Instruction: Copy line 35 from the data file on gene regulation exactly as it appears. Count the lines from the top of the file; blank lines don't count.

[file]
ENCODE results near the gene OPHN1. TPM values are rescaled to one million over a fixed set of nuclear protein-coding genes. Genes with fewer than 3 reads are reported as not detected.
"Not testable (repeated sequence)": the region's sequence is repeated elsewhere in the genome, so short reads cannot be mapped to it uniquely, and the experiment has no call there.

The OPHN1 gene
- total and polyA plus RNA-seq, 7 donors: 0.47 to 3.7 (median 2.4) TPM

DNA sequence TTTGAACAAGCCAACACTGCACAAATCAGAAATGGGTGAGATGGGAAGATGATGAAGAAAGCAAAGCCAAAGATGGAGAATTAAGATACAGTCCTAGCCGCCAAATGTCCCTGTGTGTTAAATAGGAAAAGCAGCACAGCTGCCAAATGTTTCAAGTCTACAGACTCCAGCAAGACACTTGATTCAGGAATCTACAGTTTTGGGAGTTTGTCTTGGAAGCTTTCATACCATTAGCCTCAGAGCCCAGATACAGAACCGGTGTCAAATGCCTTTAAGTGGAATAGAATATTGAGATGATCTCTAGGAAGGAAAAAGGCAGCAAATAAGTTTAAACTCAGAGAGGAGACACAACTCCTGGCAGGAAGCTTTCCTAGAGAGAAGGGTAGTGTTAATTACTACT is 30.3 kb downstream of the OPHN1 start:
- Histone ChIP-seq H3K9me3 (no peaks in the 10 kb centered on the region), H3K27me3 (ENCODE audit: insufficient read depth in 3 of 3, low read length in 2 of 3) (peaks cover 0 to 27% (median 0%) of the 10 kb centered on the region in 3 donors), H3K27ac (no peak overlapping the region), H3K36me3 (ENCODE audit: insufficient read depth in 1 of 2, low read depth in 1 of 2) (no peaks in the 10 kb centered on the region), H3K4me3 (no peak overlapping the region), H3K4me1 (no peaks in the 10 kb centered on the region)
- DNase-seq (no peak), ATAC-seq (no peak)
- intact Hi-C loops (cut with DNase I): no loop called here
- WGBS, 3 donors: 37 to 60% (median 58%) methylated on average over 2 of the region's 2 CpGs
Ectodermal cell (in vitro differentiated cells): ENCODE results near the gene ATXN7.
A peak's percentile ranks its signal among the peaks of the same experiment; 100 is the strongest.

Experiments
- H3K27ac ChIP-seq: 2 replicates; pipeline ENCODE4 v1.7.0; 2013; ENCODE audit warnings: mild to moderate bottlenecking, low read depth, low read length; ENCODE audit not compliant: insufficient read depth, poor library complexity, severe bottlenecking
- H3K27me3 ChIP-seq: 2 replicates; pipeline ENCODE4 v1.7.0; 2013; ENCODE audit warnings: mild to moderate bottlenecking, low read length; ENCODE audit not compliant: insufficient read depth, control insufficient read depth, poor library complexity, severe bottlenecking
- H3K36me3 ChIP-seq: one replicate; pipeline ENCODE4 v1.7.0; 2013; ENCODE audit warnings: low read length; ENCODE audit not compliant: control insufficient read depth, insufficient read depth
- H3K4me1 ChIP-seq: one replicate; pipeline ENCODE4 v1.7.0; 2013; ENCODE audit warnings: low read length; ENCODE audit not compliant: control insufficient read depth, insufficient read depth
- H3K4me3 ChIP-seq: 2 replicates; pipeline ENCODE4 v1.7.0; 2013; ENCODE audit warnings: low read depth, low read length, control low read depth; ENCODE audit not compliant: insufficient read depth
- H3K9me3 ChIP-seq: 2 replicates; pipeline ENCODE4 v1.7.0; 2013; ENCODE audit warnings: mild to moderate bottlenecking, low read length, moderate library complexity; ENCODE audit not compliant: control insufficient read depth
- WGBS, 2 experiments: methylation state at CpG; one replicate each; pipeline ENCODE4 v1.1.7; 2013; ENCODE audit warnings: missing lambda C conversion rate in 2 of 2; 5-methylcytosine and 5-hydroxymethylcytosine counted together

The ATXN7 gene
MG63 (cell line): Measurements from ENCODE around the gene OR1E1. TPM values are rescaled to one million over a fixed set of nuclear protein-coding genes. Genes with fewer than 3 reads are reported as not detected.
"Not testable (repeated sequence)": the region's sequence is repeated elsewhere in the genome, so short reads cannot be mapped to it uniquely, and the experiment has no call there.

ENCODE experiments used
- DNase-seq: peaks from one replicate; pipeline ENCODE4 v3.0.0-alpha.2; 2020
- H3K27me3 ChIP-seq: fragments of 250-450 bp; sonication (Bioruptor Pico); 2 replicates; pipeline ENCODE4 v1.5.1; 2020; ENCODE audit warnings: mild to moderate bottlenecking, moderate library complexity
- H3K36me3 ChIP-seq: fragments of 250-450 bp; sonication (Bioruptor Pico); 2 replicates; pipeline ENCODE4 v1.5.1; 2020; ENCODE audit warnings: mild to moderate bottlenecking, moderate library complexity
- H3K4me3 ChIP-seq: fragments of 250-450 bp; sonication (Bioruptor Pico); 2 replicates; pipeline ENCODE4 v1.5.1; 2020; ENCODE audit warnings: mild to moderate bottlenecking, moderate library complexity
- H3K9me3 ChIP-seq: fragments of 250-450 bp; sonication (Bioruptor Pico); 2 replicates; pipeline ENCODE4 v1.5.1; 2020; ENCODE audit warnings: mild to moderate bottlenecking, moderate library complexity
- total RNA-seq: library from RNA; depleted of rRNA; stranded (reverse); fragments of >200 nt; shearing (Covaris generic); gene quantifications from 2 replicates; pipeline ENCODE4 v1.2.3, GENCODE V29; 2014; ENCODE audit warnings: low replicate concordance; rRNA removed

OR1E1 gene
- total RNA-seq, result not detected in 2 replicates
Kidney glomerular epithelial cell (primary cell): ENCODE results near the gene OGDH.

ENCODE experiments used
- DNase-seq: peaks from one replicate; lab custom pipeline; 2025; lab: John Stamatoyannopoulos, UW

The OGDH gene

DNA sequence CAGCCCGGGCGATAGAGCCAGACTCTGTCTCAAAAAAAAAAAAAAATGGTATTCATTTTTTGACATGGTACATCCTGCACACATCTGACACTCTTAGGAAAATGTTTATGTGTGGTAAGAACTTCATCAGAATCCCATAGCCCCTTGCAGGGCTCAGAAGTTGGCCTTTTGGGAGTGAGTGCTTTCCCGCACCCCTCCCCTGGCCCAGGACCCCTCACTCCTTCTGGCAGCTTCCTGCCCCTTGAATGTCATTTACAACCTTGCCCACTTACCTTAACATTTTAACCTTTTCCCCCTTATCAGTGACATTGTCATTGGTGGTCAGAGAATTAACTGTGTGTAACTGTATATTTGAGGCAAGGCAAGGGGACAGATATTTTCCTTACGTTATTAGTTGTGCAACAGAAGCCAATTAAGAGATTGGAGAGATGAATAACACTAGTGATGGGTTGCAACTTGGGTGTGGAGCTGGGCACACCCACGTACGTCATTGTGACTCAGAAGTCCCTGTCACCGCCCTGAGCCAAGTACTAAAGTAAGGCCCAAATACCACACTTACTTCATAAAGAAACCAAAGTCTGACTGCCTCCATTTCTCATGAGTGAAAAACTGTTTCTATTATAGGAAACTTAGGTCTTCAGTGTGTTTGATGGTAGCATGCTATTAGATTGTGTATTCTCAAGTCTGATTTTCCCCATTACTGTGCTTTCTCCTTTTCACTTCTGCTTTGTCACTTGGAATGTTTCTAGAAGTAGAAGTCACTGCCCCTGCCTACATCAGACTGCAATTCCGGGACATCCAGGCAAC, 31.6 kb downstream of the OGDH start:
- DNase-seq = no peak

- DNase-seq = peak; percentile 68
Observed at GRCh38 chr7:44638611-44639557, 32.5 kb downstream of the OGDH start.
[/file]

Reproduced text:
The OGDH gene